Don’t we often invalidate ourselves by starting with the “why” when we can’t understand something we did?
“Why can’t I just make a healthy lunch?”
“Why can’t I keep my healthy habits going?”
“Why can’t I plan ahead for my meals?”
Who feels like this at times?

Let me start with saying, “WHY” IS THE WORST WAY TO START ANY SENTENCE.
WHY? Because it automatically makes us feel useless, hopeless, insignificant, unmotivated, and insecure. Ask yourself this, “Why can’t I just get it together?” How does that make you feel? Like crap right? Like it’s never going to work and we might as well deem ourselves as failures? See, sometimes we may never know the answer to “why” and guess what? That’s OKAY!

I want to give you an example of a situation like this that happened to me a few weeks ago. I went to dinner with my fiancĂ© at this awesome burger place that’s our normal friday night date night spot. I tend to gravitate to my usual grilled chicken or burger on a gluten free bun with a kale salad. Sometimes we share the sweet potatoes fries which are to die for! Right next door there is this insane ice cream shop. It’s not your typical Brewster’s or something, it’s homemade, insanely delicious, melt in your mouth, kinda ice cream. I was feeling satisfied after dinner and I wasn’t really in the mood for ice cream but my fiancĂ© wanted it so I told myself I was only going to have a few bites.

So you know what happened next right? Obviously I can’t have just one bite and I’d be lying to myself if I said I could. I’m a major sucker for sweets but I still said, “I’m just going to have a bite.” We decided on the milkshake with Oreos, vanilla ice cream and bits of brownie. Ummmmm….yeah, it’s over from there. I ate half of it and afterwards said, “Why did I eat that? I didn’t even want it.”
Hello! Self-invalidation right there. Instead of beating myself up and asking why, I validated that I felt that way, offered myself some compassion, and went on with my evening. I wasn’t going to dwell on the fact that I ate it and when I did ask myself why it was because it tasted damn good!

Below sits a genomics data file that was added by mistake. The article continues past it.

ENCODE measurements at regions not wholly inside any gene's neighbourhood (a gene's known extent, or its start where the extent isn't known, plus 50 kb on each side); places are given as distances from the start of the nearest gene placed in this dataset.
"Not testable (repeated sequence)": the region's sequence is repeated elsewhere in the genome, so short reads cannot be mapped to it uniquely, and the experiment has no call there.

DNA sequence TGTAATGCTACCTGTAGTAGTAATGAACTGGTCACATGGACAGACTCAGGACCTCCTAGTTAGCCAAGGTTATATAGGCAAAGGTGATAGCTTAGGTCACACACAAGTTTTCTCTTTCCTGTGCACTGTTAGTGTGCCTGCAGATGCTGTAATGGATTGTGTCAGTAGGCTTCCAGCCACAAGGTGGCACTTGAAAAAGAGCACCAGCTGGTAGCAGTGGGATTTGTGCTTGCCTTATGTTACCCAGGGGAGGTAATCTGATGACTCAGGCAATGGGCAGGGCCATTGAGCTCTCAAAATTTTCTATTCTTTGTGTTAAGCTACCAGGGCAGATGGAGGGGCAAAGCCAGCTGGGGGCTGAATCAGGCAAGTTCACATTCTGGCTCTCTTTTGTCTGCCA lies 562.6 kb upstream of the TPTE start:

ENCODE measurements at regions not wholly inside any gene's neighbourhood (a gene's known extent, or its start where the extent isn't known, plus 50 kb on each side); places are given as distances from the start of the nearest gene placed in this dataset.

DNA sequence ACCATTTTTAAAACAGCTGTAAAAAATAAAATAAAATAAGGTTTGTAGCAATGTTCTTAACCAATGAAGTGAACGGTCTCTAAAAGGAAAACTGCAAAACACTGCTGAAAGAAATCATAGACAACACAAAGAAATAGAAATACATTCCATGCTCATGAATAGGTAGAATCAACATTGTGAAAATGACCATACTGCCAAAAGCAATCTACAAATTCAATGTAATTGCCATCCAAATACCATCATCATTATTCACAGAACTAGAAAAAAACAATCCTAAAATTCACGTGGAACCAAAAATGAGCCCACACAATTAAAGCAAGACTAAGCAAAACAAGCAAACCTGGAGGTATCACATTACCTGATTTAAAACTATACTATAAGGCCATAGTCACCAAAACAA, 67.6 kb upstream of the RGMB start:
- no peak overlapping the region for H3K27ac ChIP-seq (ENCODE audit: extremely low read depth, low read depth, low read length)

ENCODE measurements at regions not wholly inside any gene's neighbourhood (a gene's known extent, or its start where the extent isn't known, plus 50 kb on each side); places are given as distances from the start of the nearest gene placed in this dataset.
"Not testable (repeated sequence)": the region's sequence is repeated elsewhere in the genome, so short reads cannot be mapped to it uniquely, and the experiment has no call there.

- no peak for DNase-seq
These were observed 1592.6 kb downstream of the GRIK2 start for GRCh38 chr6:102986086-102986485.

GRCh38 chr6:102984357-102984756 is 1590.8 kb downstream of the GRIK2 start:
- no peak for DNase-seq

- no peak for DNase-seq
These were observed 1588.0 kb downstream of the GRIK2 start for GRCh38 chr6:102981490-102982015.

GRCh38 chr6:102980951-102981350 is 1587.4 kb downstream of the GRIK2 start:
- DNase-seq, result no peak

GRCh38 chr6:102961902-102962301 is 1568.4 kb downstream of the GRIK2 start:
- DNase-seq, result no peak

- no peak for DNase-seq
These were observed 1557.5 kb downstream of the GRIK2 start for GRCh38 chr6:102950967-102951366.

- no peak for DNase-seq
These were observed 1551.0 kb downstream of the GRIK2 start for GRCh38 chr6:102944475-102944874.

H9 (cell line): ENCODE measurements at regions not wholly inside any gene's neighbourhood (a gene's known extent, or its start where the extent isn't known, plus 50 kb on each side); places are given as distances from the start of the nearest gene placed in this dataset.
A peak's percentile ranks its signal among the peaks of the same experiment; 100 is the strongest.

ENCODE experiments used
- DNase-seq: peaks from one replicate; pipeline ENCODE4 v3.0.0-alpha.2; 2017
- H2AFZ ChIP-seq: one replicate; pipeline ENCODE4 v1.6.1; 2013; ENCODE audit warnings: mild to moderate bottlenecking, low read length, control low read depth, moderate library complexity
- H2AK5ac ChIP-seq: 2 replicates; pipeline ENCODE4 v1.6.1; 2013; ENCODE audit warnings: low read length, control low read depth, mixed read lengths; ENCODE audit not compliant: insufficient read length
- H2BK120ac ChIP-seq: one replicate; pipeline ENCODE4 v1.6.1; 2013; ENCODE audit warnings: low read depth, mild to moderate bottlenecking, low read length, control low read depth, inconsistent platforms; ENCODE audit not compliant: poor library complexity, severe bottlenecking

Here’s what we can do:
1. Instead of asking why after the fact (because we are already feeling vulnerable and yucky by this point) let’s stop ourselves before and ask “what is going to be the potential outcome of this event?” Example: If I don’t make my lunch today, how is it going to affect my progress towards a healthier me?” Right there we are giving ourselves the willingness to build our self-esteems and confidence by owning that moment. That could save us a lot of “why”s after the fact.
2. If we happen to ask ourselves “why” after a situation let’s stop right there. We can come back to that and find the answer when we are feeling less exposed and vulnerable. We will have a clearer, more concise answer after we have some time to sit back and think about it mindfully.
3. Instead of the “why” ask, “what was the reason behind this.” or “how can I improve for next time”

This is all part of our growing process and tuning into how we are feeling and our actions that follow. Remember that it’s okay to acknowledge we might not always have the answers to our behaviors but we can stop the downward spiral of feeling inadequate by stopping the “whys.”

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